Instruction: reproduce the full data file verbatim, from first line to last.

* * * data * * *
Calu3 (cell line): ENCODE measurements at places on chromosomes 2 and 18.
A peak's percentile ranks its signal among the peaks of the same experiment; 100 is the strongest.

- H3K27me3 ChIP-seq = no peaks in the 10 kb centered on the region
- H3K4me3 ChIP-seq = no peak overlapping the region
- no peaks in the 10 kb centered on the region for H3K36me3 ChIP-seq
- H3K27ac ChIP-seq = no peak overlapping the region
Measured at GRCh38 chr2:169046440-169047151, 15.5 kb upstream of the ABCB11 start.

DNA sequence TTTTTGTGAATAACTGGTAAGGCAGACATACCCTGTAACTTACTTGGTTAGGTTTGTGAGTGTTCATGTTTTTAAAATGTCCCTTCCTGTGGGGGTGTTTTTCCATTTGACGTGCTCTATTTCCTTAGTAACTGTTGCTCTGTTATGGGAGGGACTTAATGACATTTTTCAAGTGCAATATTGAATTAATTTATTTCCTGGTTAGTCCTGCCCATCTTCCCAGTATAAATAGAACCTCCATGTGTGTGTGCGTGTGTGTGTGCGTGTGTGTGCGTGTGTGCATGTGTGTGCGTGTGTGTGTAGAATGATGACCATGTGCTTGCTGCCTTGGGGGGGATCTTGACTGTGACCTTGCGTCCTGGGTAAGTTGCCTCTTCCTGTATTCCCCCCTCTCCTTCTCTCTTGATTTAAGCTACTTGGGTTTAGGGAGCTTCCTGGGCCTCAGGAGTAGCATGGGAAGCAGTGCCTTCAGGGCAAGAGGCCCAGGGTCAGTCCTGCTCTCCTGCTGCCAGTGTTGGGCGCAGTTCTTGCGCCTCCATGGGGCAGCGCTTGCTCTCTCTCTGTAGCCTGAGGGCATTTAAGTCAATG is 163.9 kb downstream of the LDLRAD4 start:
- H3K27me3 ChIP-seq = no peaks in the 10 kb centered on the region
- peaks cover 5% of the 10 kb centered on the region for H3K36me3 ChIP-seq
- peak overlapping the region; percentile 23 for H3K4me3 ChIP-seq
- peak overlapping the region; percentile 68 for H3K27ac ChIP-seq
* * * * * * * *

Calu3 (cell line): ENCODE measurements at places on chromosomes 2 and 18.
A peak's percentile ranks its signal among the peaks of the same experiment; 100 is the strongest.

- H3K27me3 ChIP-seq = no peaks in the 10 kb centered on the region
- H3K4me3 ChIP-seq = no peak overlapping the region
- no peaks in the 10 kb centered on the region for H3K36me3 ChIP-seq
- H3K27ac ChIP-seq = no peak overlapping the region
Measured at GRCh38 chr2:169046440-169047151, 15.5 kb upstream of the ABCB11 start.

DNA sequence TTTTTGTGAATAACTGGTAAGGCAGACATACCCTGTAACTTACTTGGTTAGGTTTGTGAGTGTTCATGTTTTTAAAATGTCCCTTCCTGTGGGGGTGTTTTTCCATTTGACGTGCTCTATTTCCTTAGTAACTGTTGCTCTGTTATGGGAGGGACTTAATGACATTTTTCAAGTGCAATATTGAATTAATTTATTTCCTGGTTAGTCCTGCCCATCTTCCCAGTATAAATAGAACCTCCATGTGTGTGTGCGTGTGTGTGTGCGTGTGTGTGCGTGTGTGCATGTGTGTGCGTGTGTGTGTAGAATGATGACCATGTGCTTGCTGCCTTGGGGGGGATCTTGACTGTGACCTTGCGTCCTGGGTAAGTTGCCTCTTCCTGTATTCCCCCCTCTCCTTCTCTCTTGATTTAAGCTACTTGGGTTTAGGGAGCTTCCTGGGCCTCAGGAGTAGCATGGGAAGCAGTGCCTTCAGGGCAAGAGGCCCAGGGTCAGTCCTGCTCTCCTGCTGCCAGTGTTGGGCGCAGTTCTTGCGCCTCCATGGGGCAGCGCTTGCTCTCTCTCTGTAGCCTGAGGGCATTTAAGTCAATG is 163.9 kb downstream of the LDLRAD4 start:
- H3K27me3 ChIP-seq = no peaks in the 10 kb centered on the region
- peaks cover 5% of the 10 kb centered on the region for H3K36me3 ChIP-seq
- peak overlapping the region; percentile 23 for H3K4me3 ChIP-seq
- peak overlapping the region; percentile 68 for H3K27ac ChIP-seq